Love's Cold Calculus

Notes on the least reputable and most profitable literary genre in American publishing: the romance novel.

Kathleen Eagle, Sunrise Song (jacket copy)

Kathleen Eagle has 30 romances in print, and wrote her first book, a series romance, in 1984. She was living in North Dakota at the time, had just finished her master's degree, and had a summer off. "I had always loved to write," she says, "and I just started writing a story for fun. At the time I had never read romances. I liked a big book with a lot of history--Uris, Michener, that sort of thing--and I got into romance writing completely by accident. My husband is Indian, from Standing Rock reservation in North and South Dakota, and I was an Air Force brat who had grown up moving around all the time.

"I had come west to teach when I met my husband, and I just thought, 'Okay, here's a story set a hundred years ago where this woman comes to North Dakota and meets this Indian man.' And I created these two characters and I went from there, never intending this story to be a romance. After I finished it I sent off to an agent in New York and was told that it was a romance. The agent encouraged me to write a shorter contemporary book as there was apparently a huge demand for those at the time, so I wrote a rodeo romance, and that was the first book I ever sold."

Eagle, who is also the popular fiction reviewer for the Star Tribune, is a sharp, funny woman who makes no apologies for the books she writes; she displays none of the defensiveness so common in other writers in the genre, and her success has allowed her to push the envelope in her own books. Her stories consistently explore relationships between Indian men and white women, one of the enduringly popular themes in the romance genre. But unlike Janelle Taylor, who is often credited with pioneering the "Savage" sub-genre, Eagle works against the usual stereotypes.

"It's what I know," she says. "It's my romance, and I'm very sensitive to all the stereotypical perceptions, and the ways in which some of those have been abused. It was only really after I started writing that I became aware of the whole 'savage/captive' thing. I remember being in a bookstore with my oldest son. He was probably 10 or 12 years old at the time, and he said, 'Look at all these books with Indian dudes and white women on the covers, and look how many of them have the word savage in the title.' And we started looking, and there were a lot."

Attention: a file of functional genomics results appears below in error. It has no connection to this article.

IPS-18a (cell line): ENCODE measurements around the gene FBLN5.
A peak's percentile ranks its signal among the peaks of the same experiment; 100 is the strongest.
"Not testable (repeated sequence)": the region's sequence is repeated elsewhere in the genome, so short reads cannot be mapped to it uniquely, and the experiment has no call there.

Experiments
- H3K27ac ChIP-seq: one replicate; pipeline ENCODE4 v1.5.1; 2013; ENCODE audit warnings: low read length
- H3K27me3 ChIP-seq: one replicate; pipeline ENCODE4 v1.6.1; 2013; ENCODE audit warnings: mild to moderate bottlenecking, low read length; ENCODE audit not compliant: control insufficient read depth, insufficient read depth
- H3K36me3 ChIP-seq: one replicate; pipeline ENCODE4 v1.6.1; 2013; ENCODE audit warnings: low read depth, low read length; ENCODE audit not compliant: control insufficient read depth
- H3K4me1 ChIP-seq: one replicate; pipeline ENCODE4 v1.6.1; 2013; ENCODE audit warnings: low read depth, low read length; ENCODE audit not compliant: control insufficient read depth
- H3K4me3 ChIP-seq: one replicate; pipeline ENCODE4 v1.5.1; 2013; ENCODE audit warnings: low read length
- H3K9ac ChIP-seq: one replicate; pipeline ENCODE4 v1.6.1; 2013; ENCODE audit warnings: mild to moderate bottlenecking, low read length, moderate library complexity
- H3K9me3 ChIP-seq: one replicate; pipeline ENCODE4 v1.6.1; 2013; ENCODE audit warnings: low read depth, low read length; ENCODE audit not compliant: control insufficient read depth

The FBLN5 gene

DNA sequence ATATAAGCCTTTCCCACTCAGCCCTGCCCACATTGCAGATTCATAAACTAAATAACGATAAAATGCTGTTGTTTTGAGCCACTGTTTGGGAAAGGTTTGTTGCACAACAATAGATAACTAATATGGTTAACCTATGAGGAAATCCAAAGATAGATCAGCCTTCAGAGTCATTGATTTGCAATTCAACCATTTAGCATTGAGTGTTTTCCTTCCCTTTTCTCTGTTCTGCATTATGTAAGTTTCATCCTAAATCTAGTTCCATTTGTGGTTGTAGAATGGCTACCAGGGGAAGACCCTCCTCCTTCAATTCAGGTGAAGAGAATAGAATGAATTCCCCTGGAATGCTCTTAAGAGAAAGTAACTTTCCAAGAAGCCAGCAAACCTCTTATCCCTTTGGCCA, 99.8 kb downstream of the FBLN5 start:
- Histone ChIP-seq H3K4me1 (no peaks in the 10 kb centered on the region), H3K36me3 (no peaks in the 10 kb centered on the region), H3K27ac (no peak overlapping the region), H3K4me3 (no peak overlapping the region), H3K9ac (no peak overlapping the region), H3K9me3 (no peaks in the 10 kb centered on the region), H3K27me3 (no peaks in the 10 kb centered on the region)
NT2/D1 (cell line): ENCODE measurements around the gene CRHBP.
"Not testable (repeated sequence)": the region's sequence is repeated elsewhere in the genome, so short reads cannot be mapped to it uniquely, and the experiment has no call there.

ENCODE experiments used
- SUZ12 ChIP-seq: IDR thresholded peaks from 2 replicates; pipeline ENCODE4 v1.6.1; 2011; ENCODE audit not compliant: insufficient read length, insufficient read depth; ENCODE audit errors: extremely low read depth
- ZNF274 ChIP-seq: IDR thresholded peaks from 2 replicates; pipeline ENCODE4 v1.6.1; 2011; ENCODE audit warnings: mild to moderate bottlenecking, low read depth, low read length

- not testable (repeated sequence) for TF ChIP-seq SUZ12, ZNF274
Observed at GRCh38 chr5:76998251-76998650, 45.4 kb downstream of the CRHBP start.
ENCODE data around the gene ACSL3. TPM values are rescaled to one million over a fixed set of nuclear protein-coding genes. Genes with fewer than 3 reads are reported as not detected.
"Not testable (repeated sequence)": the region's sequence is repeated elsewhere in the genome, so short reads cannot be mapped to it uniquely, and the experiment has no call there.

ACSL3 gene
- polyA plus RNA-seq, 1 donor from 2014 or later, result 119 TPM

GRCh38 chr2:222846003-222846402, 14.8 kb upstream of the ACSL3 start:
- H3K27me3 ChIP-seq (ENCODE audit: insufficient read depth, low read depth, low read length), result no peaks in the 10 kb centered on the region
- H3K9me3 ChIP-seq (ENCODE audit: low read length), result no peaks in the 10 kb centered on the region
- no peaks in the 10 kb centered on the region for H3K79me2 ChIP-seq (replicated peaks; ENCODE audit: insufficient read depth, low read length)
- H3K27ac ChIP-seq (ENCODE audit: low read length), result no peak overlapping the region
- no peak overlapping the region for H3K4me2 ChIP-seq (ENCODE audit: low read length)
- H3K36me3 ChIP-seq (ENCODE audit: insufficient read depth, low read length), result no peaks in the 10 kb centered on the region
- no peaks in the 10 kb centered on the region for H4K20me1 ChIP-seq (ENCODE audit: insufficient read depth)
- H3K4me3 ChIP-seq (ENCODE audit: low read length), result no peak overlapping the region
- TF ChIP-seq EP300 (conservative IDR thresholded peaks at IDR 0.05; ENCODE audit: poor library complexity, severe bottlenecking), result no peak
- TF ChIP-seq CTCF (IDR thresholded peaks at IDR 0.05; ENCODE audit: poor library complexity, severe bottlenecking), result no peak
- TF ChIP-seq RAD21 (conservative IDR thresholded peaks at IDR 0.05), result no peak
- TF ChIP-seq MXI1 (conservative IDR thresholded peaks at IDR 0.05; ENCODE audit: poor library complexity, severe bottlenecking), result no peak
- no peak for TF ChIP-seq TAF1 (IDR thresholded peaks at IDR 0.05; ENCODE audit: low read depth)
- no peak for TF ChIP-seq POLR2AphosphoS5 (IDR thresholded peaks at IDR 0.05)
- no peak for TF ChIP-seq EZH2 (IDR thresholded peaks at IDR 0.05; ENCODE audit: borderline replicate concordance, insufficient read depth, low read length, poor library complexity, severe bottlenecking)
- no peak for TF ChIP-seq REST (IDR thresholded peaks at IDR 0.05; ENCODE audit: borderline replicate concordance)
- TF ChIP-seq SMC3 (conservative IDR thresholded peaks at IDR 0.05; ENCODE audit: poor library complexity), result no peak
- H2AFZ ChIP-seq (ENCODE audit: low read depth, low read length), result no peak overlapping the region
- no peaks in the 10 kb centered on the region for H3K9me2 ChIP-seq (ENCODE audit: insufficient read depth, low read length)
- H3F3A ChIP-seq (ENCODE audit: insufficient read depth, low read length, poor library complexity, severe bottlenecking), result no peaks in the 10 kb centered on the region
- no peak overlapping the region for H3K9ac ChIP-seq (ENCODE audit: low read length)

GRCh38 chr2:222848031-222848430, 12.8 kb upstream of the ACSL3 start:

Sunrise Song is an odd romance in that much of the action takes place in the Hiawatha Insane Asylum for Indians in Canton, South Dakota, a facility operated by the Bureau of Indian Affairs from 1902 until 1934. There, mentally ill (which often meant simply recalcitrant) Native Americans were housed, Americanized, and often sterilized. The book--its narrative strung out over five decades--would seem to signal a first step out of the romance genre, but distinctions don't seem terribly important to Eagle.

"All those distinctions are created by the publishers," she says. "Putting a label on books makes them easier to market. I write the books I want to write, and I'm comfortable with the romance label. I don't mind the constraints, necessarily. You have to work within certain parameters, but that's the challenge with any writing. You know? What's more constrained than a sonnet?"

Eagle also points to the satisfaction of romance's payoff. "I enjoy knowing what I'm ultimately working toward," she says. "It still has to end with the hero and the heroine getting together. You're going to get some kind of positive resolution. That's always the number-one complaint you hear about literary fiction or the movies: You don't get that payoff, there's an unsatisfactory ending. Nothing really happens."

In May of this year Eagle will take the biggest and perhaps scariest step for a romance writer when her next book, The Night Remembers, will be issued in hardcover by Avon.

"The romance novelist has an implicit contract with the reader who buys her book to portray life exactly as it is not."

--Susan Elizabeth Phillips

The Midwest Fiction Writers are back at the Creekside Community Center, celebrating member Tami Hoag's remarkable achievement of having placed her third book in 10 months on The New York Times list. "Chick filler in a Stephen King sandwich," Hoag says, alluding to the fact that at the moment King is hogging up the list with six titles.

"I saw Tami at Target right between Danielle Steel and Kathleen Woodiwiss on the top shelf," someone says.

"I saw Tami at the Total Mart," someone else says. "When your books are in the gas station you know you've really made it."

Hoag announces that the mini series of her book Night Sins is going into production. "The more I work with these people in L.A.," she says, "the more I realize that they're just completely nuts. Also, I learned a lesson. Don't wish for Sandra Bullock when you're likely to get Valerie Bertinelli. I got Valerie Bertinelli."

There is cake to celebrate Hoag's achievement, and a photo circulates of Eagle with Kareem Abdul Jabbar at the annual American Booksellers' Association convention. In the midst of all the celebrating, one woman mentions that her manuscript has just been rejected for the fifty-seventh time.

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